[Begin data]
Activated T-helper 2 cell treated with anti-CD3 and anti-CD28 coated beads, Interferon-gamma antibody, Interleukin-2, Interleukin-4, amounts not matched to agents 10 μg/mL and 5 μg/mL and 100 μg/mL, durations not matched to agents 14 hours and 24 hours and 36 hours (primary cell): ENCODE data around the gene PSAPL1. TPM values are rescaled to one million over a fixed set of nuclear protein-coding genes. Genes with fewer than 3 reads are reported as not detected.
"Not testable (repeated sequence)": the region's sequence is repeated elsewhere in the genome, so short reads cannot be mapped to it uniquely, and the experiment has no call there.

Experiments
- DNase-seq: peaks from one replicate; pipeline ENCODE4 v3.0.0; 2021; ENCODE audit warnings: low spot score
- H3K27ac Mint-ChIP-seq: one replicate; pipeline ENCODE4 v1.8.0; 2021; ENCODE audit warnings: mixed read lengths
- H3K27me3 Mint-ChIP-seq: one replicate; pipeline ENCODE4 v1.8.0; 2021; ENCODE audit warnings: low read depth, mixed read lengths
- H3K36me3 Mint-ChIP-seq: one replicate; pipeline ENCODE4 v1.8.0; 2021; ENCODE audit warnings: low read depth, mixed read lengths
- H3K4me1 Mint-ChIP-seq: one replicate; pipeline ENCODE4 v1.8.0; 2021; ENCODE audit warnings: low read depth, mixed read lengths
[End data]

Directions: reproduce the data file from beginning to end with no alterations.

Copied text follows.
Activated T-helper 2 cell treated with anti-CD3 and anti-CD28 coated beads, Interferon-gamma antibody, Interleukin-2, Interleukin-4, amounts not matched to agents 10 μg/mL and 5 μg/mL and 100 μg/mL, durations not matched to agents 14 hours and 24 hours and 36 hours (primary cell): ENCODE data around the gene PSAPL1. TPM values are rescaled to one million over a fixed set of nuclear protein-coding genes. Genes with fewer than 3 reads are reported as not detected.
"Not testable (repeated sequence)": the region's sequence is repeated elsewhere in the genome, so short reads cannot be mapped to it uniquely, and the experiment has no call there.

Experiments
- DNase-seq: peaks from one replicate; pipeline ENCODE4 v3.0.0; 2021; ENCODE audit warnings: low spot score
- H3K27ac Mint-ChIP-seq: one replicate; pipeline ENCODE4 v1.8.0; 2021; ENCODE audit warnings: mixed read lengths
- H3K27me3 Mint-ChIP-seq: one replicate; pipeline ENCODE4 v1.8.0; 2021; ENCODE audit warnings: low read depth, mixed read lengths
- H3K36me3 Mint-ChIP-seq: one replicate; pipeline ENCODE4 v1.8.0; 2021; ENCODE audit warnings: low read depth, mixed read lengths
- H3K4me1 Mint-ChIP-seq: one replicate; pipeline ENCODE4 v1.8.0; 2021; ENCODE audit warnings: low read depth, mixed read lengths